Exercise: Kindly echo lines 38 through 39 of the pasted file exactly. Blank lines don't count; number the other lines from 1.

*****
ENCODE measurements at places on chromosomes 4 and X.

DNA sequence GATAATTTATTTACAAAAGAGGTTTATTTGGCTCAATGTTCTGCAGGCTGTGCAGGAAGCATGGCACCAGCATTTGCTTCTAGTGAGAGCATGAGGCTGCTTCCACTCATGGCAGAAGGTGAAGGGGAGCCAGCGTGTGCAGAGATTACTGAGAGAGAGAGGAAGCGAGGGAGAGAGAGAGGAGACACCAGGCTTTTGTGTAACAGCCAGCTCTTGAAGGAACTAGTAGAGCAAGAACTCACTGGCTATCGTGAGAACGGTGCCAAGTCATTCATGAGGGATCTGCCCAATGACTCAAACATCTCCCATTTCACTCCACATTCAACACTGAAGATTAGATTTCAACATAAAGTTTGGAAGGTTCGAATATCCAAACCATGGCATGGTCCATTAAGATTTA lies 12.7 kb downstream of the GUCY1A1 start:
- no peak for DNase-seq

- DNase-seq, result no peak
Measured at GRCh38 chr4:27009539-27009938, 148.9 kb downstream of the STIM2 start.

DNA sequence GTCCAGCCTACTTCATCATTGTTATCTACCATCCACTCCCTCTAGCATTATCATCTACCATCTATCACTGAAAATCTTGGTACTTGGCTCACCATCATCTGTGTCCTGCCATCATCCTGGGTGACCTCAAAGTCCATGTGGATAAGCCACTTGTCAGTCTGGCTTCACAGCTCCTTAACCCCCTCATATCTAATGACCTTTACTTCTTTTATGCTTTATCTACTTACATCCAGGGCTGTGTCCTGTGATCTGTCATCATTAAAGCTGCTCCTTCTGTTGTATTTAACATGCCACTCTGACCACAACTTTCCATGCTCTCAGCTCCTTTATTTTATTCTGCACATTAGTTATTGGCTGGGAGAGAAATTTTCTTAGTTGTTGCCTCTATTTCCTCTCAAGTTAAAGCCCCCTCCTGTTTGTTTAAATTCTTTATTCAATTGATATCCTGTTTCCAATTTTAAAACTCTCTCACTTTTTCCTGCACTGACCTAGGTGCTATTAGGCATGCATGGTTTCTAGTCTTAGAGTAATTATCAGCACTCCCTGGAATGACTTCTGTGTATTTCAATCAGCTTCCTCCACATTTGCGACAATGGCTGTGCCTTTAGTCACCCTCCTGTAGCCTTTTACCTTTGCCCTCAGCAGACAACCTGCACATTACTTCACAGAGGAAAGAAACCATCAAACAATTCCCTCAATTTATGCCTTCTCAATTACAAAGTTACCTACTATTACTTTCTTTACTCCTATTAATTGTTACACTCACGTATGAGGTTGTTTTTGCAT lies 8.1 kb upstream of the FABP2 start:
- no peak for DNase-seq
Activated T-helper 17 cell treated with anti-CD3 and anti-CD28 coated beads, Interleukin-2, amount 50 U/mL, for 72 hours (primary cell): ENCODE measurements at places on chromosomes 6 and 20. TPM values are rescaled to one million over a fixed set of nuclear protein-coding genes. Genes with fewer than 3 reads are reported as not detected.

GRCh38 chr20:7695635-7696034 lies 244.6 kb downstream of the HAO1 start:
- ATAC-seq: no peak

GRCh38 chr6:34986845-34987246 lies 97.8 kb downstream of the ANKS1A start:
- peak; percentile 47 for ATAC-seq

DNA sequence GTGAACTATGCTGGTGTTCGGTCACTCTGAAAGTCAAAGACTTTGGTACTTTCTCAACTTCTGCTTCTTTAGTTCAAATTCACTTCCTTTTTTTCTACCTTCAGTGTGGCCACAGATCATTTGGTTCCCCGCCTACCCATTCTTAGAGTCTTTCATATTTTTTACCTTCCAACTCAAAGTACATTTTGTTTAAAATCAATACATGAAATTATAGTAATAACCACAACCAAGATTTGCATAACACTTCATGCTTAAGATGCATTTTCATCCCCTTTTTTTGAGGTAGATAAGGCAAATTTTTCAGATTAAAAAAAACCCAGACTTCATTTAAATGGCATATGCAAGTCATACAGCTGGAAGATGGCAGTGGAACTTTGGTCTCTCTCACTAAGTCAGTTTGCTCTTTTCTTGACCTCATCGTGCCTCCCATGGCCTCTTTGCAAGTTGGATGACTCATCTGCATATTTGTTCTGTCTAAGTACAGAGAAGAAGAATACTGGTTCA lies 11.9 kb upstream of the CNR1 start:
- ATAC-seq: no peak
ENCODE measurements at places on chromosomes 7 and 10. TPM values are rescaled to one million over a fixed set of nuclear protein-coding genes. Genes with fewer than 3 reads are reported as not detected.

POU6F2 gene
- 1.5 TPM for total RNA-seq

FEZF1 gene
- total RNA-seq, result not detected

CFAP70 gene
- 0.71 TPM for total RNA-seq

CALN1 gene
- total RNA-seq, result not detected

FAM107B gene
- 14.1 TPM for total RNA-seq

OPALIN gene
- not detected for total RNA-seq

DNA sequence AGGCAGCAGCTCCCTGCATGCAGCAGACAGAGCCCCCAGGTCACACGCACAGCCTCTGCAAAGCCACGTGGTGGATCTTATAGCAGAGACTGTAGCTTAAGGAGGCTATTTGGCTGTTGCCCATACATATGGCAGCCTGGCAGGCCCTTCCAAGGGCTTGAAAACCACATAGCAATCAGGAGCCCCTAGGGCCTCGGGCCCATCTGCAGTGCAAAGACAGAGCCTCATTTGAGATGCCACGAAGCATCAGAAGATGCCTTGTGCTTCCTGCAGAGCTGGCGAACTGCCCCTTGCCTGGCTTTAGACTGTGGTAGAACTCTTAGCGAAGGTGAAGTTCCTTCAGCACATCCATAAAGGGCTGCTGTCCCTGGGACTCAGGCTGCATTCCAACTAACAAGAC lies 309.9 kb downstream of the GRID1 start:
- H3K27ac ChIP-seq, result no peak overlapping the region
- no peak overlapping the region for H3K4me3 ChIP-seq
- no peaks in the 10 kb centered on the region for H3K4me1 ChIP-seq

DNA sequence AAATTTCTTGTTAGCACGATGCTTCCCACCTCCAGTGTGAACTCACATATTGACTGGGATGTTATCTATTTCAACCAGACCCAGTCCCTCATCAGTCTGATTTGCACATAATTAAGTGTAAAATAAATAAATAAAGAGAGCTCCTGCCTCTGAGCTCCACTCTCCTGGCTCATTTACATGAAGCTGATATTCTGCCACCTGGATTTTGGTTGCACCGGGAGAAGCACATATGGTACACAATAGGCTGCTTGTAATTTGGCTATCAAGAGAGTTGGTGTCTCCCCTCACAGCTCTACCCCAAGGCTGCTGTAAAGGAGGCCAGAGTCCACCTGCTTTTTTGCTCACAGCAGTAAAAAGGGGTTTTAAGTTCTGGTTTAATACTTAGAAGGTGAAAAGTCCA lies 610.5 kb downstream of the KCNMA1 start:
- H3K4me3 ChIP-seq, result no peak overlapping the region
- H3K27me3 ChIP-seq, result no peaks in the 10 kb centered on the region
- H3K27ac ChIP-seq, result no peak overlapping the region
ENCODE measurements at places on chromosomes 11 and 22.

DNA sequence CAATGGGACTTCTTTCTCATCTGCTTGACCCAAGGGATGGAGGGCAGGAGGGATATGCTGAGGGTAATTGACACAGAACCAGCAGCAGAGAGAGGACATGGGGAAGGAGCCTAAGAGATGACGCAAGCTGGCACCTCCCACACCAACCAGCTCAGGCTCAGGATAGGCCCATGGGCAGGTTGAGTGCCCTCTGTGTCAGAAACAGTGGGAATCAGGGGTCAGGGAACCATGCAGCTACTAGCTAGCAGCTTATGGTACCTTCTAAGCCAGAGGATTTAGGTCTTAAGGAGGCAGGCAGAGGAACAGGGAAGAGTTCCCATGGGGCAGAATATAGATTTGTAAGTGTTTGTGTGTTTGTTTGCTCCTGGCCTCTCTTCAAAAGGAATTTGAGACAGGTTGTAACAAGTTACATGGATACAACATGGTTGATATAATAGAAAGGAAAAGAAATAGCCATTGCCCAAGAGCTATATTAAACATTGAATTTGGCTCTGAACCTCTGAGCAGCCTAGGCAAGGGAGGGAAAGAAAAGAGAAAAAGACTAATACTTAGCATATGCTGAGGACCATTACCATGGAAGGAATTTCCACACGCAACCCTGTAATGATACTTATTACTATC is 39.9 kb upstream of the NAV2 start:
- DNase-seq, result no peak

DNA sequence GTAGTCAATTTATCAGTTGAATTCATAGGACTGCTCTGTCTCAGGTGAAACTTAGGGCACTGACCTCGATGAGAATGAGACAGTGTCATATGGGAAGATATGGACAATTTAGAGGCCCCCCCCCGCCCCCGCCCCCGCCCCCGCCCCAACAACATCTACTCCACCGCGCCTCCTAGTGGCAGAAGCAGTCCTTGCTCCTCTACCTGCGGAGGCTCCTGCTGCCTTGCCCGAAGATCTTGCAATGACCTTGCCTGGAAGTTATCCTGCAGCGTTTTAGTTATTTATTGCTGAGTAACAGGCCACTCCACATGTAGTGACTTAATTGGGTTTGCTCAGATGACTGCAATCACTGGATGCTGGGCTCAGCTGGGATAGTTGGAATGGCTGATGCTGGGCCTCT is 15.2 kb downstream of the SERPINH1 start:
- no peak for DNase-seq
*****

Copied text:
- DNase-seq, result no peak

DNA sequence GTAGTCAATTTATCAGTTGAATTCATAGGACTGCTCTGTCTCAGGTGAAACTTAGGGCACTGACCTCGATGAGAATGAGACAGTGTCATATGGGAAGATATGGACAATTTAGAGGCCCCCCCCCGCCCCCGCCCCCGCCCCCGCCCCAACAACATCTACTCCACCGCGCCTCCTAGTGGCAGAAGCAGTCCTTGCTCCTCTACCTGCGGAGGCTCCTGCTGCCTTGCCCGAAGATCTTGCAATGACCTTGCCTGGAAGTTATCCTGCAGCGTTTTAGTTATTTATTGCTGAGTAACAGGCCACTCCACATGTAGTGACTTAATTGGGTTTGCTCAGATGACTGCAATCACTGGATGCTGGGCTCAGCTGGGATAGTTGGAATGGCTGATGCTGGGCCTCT is 15.2 kb downstream of the SERPINH1 start: